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TransEthics: When you first came out as transgender, how did your friends and family react?

Jelena Vermilion: When I first came out as Trans, my folks and family were decently accepting. They all had their own biases and preconceptions about trans people, so obviously it wasn’t perfect. I can say they’ve tried to learn and understand those things. I also think that given who I was growing up, they sort of expected something like it, given my nature.

I was a pretty interesting kid… I played with dolls, read books, built things, destroyed things, did puzzles, watched Sailor Moon, etc… Without giving too much credence to the binary, I was deemed pretty “feminine” growing up by mainstream cis standards. I was very sensitive. I cried a lot growing up, and I always seemed to get picked on. I imagine my parents thought I would be gay before they thought I would be a girl. Continue reading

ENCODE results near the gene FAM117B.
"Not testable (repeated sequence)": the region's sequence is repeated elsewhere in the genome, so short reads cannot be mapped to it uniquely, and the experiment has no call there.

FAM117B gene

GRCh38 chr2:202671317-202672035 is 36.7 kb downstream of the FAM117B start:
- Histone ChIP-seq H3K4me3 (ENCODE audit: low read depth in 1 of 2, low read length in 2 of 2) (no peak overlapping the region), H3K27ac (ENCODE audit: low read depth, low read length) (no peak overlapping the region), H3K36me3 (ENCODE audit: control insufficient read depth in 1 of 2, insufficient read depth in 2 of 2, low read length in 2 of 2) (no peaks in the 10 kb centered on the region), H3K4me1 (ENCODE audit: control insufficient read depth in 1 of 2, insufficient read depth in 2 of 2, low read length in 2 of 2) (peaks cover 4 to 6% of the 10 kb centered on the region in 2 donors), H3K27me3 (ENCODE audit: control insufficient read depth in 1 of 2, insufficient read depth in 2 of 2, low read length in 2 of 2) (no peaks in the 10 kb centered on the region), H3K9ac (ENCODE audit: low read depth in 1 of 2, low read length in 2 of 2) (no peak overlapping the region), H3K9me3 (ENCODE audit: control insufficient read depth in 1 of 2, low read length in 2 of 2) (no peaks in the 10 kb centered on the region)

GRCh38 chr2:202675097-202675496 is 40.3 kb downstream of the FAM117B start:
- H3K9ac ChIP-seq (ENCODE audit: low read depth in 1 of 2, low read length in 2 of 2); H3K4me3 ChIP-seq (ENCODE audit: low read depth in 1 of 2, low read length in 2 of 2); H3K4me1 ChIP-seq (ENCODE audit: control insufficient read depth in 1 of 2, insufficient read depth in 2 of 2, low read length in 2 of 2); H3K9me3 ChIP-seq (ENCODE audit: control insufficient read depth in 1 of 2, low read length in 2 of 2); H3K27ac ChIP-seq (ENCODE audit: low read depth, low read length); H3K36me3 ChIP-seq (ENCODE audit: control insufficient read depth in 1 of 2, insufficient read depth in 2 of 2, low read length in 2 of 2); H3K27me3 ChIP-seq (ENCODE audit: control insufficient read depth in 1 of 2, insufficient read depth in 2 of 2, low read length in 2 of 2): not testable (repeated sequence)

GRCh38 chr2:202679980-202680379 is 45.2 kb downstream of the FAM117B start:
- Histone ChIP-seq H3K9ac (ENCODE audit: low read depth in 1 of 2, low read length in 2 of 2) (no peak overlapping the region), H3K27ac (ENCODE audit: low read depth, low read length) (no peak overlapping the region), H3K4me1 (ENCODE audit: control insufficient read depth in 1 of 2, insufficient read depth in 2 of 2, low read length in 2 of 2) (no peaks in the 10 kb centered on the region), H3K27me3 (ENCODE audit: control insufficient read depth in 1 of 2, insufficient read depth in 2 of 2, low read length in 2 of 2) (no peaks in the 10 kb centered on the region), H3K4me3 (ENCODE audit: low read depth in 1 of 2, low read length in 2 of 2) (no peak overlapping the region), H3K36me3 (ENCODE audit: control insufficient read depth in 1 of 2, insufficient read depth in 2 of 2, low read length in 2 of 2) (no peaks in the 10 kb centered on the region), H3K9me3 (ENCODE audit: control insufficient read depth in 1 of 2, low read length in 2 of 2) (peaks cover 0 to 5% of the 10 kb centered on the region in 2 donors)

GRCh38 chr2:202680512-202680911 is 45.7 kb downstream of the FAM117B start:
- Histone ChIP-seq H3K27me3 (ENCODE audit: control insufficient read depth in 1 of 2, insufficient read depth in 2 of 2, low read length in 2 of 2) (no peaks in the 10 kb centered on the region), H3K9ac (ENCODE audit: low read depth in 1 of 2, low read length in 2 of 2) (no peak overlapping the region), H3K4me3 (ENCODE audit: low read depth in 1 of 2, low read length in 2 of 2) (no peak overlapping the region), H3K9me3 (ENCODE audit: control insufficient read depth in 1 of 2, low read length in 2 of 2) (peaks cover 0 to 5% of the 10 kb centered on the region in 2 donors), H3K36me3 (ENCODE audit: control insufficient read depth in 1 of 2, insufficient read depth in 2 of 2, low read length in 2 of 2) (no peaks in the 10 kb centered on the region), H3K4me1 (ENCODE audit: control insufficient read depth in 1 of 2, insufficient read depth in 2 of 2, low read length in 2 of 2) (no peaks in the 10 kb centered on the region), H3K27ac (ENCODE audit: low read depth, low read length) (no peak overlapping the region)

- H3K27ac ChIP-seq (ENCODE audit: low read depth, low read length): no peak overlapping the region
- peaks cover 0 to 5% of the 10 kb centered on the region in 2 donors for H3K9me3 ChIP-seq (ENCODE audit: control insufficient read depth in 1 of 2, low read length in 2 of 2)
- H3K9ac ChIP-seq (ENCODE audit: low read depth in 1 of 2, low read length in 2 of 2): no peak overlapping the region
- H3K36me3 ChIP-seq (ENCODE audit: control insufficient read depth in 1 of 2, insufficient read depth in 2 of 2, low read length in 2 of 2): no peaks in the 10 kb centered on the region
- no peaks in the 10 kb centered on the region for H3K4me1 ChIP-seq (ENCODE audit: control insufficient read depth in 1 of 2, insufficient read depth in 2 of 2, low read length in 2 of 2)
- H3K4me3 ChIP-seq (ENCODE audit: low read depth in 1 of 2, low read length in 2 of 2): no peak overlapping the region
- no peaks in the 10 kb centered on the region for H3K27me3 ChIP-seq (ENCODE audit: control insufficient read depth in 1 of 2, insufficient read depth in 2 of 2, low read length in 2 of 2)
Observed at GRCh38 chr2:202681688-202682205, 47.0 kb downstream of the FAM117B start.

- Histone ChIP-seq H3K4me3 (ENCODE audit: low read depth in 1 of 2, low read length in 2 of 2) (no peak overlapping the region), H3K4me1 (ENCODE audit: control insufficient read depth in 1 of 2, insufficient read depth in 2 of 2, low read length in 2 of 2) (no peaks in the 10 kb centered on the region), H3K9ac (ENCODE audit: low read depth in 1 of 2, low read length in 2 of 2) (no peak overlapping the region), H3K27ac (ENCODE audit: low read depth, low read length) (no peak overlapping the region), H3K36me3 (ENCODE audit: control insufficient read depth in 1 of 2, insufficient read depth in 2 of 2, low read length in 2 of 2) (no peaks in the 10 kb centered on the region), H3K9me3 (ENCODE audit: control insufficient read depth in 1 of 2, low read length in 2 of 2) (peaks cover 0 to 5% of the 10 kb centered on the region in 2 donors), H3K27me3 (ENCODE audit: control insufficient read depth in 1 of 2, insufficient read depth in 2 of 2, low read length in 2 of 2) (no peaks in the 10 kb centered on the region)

Trans Networking: Lisa Marie Maginnis on Homelessness, Survival Sex Work, and Technology

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TransEthics: Tell us a little about Hypatia Software.

Lisa Maginnis: The main goal of the Hypatia Software Organization is to provide assistance to experiencers of transmisogyny in need, as well as make talented and professional software engineers out of those who are interested in the mentorship program. Hypatia Software Organization is a mentorship and benefits program run for trans people, by trans people. Because of this we prioritize empathy and understanding for our members. We are very anti-carrot and stick, mentorship is never a requirement to have access to benefits. To be a member, you simply must experience transmisogyny. That said, anyone is welcome to volunteer with us!  Continue reading